Hagel, the Debt Ceiling, and More

8:00 a.m. E.T.

My “Today” colloquy with Lester Holt on post-Cliff America:

LESTER HOLT: Before we talk about where Congress is, let me get your thoughts on Chuck Hagel, former Republican senator. If the President picks him, is he in for a confirmation fight in the Senate?

MARK HALPERIN: He’s going to be in for some sort of fight. There’s some senators already on record opposing him. The President wants Chuck Hagel, according to all these reports. Chuck Hagel is a former senator. He’s got credentials. It’s not a guy who’s out of left field. He worked on national security but a lot of people on the right, some on the left, don’t want him confirmed. It’s a weird time to pick a fight because the President, as we’ll talk about with the fiscal cliff, has got a lot on his plate. But if he wants Chuck Hagel, he’s going to have to fight at least a little bit for him.

LESTER HOLT: Yeah, let’s talk about those fights now. Big sigh of relief, the fiscal cliff avoided, and then, as Kristen just laid it out, game not over. I mean, we’ve seen this movie and it doesn’t end well.

MARK HALPERIN: We have all that fight to get the one deal and what do we have still? The United States still faces huge debt and the need to raise the debt ceiling so more money can be borrowed.

LESTER HOLT: But the last time they couldn’t get the debt ceiling. That’s how we got to the fiscal cliff, right?

MARK HALPERIN: That’s right. That big fight over raising the debt ceiling. Remember, the big danger, and this is one reason the President wanted the first deal, the thing he’s thinking about when he says, “I’m not negotiating. I’m not letting this into negotiations — raising the debt ceiling,” is he doesn’t want world markets destabilized. He doesn’t want a credit downgrade. He wants to get the United States’ fiscal house in order. He doesn’t want to fight over this. He’s right. Historically, this has not been a big political fight. If the Republicans hold their ground and the President holds his ground, the fight we just had over that fiscal cliff is going to look like child’s play compared to this battle.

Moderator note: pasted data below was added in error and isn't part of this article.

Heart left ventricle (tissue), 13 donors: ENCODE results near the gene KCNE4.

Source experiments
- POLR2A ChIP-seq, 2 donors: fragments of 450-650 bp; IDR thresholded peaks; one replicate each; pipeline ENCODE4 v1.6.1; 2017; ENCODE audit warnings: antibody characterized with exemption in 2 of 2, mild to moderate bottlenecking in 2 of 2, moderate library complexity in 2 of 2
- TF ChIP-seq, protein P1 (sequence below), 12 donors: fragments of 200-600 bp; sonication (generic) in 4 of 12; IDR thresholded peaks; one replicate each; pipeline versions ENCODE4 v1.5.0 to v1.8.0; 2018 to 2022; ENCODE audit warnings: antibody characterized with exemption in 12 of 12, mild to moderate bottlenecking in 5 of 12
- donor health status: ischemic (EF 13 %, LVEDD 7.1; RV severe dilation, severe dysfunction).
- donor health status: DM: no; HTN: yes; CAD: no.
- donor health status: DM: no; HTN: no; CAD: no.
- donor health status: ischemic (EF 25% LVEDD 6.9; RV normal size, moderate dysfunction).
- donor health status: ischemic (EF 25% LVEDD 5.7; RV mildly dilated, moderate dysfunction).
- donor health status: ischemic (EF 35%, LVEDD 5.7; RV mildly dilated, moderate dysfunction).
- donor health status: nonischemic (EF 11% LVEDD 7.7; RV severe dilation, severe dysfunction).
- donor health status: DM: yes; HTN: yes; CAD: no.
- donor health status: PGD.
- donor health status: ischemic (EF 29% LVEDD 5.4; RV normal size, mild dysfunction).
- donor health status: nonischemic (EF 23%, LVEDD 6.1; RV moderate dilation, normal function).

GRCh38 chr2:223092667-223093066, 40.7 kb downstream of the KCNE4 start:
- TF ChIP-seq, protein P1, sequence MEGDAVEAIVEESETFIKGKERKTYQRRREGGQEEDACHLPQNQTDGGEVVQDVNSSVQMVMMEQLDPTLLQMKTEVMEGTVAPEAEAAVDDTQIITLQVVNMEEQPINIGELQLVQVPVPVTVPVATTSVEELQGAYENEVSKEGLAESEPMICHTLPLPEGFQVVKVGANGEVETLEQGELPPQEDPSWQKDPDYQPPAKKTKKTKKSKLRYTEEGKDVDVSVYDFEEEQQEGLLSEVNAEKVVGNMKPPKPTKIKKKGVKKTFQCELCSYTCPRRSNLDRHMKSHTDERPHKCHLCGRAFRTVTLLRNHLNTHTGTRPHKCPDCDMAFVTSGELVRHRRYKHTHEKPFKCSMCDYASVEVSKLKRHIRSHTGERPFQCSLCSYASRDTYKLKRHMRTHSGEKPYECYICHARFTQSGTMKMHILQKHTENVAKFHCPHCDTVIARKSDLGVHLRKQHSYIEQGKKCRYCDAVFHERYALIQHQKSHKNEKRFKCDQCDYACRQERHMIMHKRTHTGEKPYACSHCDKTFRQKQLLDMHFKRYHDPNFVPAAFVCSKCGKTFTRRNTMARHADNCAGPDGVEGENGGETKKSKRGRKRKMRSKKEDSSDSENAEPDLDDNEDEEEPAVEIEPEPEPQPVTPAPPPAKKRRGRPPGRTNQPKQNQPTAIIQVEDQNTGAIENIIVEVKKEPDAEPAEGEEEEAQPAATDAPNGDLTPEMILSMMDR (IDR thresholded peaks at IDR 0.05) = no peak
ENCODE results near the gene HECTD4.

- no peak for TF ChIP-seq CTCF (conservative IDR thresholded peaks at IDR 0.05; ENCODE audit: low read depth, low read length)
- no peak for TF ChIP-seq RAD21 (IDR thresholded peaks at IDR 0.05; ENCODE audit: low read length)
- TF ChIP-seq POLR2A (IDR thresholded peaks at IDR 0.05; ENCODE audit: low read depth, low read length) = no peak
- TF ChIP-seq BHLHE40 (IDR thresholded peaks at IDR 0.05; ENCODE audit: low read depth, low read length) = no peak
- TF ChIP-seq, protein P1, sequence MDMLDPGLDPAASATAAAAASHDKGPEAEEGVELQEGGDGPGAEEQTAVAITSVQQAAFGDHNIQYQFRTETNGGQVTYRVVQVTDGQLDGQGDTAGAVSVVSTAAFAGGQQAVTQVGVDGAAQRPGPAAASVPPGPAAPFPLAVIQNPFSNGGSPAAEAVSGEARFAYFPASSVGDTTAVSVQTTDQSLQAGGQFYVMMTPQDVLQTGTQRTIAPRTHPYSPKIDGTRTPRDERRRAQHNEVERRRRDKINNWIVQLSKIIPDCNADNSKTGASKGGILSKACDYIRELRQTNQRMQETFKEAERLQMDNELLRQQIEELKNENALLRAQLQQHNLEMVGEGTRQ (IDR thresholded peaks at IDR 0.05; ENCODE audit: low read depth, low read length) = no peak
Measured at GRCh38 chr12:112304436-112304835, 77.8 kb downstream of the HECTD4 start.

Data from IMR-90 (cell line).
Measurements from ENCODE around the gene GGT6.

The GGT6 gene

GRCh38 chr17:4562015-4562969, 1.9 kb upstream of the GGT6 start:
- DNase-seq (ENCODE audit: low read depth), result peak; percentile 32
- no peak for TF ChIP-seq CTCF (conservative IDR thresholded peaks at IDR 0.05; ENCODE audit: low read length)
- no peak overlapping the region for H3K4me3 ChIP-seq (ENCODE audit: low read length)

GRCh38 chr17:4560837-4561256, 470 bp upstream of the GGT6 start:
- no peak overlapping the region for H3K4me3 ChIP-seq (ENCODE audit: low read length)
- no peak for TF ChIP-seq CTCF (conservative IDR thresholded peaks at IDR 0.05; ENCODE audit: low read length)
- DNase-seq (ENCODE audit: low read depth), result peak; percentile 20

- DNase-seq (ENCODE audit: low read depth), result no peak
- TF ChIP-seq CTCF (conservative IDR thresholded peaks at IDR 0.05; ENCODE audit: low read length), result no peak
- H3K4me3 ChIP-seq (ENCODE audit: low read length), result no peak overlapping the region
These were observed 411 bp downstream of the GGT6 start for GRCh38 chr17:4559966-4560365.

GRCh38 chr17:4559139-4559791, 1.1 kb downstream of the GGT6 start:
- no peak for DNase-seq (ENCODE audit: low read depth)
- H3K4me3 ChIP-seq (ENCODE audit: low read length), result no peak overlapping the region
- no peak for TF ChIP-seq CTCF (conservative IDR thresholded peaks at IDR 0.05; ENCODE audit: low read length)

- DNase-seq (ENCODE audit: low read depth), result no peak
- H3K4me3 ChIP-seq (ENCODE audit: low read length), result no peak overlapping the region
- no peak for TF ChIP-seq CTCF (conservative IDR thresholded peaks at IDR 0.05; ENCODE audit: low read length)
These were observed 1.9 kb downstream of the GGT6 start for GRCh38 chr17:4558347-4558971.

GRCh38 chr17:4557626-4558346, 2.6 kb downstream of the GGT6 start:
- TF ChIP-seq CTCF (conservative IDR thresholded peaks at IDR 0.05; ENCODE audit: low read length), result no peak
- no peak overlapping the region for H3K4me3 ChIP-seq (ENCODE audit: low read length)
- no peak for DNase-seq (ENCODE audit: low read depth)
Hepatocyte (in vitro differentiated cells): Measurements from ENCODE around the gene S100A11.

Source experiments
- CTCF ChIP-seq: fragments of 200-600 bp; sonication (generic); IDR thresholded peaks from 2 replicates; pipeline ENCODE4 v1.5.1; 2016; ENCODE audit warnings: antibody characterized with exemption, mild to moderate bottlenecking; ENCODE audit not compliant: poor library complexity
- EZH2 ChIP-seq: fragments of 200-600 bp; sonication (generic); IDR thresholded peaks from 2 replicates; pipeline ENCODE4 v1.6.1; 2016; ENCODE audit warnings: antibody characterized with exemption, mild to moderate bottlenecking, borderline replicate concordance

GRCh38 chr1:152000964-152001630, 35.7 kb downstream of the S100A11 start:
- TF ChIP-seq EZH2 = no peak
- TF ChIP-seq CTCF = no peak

LESTER HOLT: John Boehner, reelected Speaker of the House this week but not without some Republican defections. If there are winners and losers — and I hate using that term because it seems like everything is about winning and losing right now — but if there are winners and losers here, did Boehner come out a little roughed up from all of this?

MARK HALPERIN: He is a little roughed up. Look, there was token opposition to him. His problem now is: one of the lessons he says he’s learned is no more negotiations with the President. No more one-on-one, John Boehner and the President trying to work it out. Boehner has now basically cast his lot, saying, we’re going to fight the next battle. They gave ground on the first battle that we just saw. Boehner is not destroyed, by any means. He’s weakened but he can come back. if he leads his troops successfully in this round, I think they will rally around him. He still has a lot of loyalty amongst Republicans.

LESTER HOLT: But to the extent we saw this fiscal cliff thing hammered out by the Vice President and Mitch McConnell, does that represent a new way of getting things done?

MARK HALPERIN: Not necessarily the Vice President taking a lead. But, I think the model going forward, on issues like the next round of fiscal negotiations, gun control, immigration, I think the model we did see is the Senate makes a deal with the White House in a bipartisan way and then, basically, throws it over to the House where Republicans are in control and says to House Republicans, “You guys stand in the way. If you vote this down, we start over. The problem doesn’t get addressed. You basically have to take what the Senate and the White House come up with.” That worked once. It could work again. As messy and as high stakes as that is, that’s probably the best model we can see right now if we’re going to deal with unemployment, high deficits, immigration, crime control, all the other issues the country needs to deal with now.

Watch the video above.

Related Topics: Chuck Hagel, debt-ceiling, Lester Holt, Mark Halperin, NBC, TODAY Show, Analysis, The Page, Video

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